Do the same to the inner helicoid. Never forget to take notes on where these 2 will separate. I keep on repeating myself because I still get messages from people asking me how to put their helicoids back. I’m unable to answer you quickly because I am busy.


The outer helicoid/barrel also houses the aperture fork and its ring. Before you remove it it’s very important that you take note how far this should be screwed-in. This slot at the middle is where the screw on the aperture ring should be.


The aperture fork and its ring can now be removed. When putting the lens back, make sure that both the screw heads of the iris and the iris actuator are on the right places. The one at the iris should slide inside this fork’s slot while the other should be in-contact with the aperture stop-down lever at the bayonet mount. The one on the iris actuator is actually a tab and it can be a bit hard to put it back if you’re a not used to it.


This is what you should have by now. This is simple and its parts all fit into this container. I always love working with these Micro-Nikkors since they’re simple.

That’s all for the barrel. When lubricating them, be sure not to over-grease or else the grease will migrate to the glass. It will also form a gloop when it settles, it’s going to deteriorate into an oily mess as the soap separates from the oil. This oil is going to settle somewhere (or everywhere) so you have to prevent this as much as possible. It’s important not to use a thick grease, the helicoids need to extend quite a bit so the one that you want is somewhere on the thin side but not too thin as to make the helicoid feel loose. A little bit of resistance is nice for a macro lens.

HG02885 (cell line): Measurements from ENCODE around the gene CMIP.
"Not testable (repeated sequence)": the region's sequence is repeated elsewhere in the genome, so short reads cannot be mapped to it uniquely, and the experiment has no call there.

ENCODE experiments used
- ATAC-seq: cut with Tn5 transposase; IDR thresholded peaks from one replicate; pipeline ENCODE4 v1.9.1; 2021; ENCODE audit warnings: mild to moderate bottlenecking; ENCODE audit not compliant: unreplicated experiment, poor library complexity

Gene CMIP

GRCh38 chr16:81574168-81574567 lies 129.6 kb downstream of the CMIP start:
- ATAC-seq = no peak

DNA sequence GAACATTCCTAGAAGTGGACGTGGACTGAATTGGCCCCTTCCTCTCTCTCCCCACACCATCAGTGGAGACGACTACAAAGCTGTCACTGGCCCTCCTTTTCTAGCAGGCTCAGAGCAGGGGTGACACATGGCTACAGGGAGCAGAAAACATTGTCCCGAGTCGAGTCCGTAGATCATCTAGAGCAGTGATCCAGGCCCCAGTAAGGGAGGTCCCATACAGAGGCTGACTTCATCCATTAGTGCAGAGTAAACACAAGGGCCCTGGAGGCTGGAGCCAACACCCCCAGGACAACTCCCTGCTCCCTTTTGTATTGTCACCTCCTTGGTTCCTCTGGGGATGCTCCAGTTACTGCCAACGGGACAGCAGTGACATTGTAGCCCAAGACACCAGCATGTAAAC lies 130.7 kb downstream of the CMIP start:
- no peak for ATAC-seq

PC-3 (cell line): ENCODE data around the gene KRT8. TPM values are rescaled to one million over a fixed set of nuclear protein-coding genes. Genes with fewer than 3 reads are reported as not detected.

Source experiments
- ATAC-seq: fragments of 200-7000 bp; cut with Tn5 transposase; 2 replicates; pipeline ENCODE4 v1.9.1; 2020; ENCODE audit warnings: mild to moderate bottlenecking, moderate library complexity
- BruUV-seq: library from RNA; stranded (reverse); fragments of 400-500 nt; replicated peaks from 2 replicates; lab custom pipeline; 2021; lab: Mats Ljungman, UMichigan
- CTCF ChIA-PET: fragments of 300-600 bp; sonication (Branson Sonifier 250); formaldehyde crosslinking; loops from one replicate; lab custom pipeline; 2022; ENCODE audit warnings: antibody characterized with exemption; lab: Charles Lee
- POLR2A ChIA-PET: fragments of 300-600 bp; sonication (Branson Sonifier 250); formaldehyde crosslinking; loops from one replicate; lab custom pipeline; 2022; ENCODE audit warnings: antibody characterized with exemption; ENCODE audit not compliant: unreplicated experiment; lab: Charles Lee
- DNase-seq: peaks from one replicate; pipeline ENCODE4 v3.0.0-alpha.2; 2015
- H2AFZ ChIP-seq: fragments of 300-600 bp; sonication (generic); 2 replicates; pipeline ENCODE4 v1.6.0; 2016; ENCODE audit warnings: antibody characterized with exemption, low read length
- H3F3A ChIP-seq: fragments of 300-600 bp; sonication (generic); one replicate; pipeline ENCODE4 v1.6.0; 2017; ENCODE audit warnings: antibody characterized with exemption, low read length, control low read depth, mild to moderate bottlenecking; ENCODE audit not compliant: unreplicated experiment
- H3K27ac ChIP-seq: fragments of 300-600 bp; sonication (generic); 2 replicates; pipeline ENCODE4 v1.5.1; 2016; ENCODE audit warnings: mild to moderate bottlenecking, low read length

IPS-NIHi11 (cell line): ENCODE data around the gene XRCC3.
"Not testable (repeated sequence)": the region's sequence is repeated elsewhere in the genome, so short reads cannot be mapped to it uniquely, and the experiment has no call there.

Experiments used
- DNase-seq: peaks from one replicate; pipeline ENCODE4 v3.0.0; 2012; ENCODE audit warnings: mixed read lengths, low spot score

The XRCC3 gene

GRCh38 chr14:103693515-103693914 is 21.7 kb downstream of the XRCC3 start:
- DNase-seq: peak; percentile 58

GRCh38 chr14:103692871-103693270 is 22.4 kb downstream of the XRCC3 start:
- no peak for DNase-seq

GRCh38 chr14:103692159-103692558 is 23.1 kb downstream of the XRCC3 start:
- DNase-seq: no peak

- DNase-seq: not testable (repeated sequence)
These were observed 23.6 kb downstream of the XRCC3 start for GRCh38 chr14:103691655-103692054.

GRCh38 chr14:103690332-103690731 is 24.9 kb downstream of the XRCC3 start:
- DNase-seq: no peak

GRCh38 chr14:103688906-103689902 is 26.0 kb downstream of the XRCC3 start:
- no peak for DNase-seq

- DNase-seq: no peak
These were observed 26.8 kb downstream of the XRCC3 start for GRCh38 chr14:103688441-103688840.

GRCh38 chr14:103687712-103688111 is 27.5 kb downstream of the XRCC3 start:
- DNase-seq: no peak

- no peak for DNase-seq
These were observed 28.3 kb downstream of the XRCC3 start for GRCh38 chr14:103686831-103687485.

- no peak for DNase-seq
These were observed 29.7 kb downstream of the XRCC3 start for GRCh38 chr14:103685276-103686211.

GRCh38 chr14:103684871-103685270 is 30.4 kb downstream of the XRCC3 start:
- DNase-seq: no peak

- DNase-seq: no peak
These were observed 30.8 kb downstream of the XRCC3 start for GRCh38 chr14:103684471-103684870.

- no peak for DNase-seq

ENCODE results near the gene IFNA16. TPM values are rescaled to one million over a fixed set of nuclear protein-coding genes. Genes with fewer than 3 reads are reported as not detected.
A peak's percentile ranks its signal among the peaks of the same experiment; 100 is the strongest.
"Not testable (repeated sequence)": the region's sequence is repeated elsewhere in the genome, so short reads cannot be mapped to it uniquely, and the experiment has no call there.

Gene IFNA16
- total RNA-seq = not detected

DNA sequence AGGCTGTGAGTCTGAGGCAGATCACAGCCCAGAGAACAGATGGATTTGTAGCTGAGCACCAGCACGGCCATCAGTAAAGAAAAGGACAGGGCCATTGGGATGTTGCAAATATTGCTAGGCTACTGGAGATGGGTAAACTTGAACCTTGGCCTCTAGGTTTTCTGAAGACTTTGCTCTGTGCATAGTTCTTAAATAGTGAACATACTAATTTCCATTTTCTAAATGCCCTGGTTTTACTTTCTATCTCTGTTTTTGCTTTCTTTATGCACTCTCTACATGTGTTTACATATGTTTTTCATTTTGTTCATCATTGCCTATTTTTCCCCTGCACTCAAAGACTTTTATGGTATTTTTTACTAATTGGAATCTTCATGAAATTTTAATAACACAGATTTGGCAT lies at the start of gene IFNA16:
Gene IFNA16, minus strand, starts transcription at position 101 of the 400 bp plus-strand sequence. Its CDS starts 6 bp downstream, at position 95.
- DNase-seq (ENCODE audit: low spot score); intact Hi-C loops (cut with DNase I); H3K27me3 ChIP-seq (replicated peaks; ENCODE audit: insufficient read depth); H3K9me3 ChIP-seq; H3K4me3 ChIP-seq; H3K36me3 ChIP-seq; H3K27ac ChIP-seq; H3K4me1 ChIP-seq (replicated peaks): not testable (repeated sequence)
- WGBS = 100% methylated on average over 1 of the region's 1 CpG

Disassembly (Objective):

Working with the objective isn’t much of a problem because it’s simple but there are a few things that you should be careful of. This mainly deals with the parts being glued/sealed with lacquer or paint. The front bezel is a pain to remove in all lenses from this series so don’t rush it. I will not show how to work on the iris of this lens so that’s unfortunate for those who wanted to work on theirs. The good news is the iris mechanism’s design looks identical to the ones found on Nikkors of the same vintage. Just look at my article for the Nikkor-P 105mm f/2.5 Auto and similar lenses and you should get a good idea of how this thing should be taken apart.

Usual procedures apply to this such as being careful not to scratch the glass. This is also a simple design so there’s not much going on here and you don’t have to worry about getting the elements back in the wrong direction since most of the elements are glued to their housings. That should make your job a lot easier. Be careful working on the rear element because that is the most important piece of glass in this lens.


The bezel can be removed by using a rubber friction cup. These are usually stuck but you can soften whatever is binding it using alcohol. Just a apply a small drop of alcohol, that should spread throughout its thread by capillary action. It will take several applications and a couple of hours before you can effortlessly remove this.


Once the bezel is gone you can now remove the cup where the front optical assembly is located with a friction cup. Notice that the previous repairman scratched this mark to serve as a key. Precise optic alignment or collimation is important to a macro lens so it was a welcome sight to see because I knew that the previous guy knew his stuff.


The iris is now exposed. You can clean it carefully with a Q-tip and naphtha if you choose to. If it’s riddled with fungi, oil or debris then only a complete stripping-down of this assembly is going to be sufficient. The iris assembly is simple enough for an experienced repairman to overhaul. The good news is the iris is rarely oily with this model.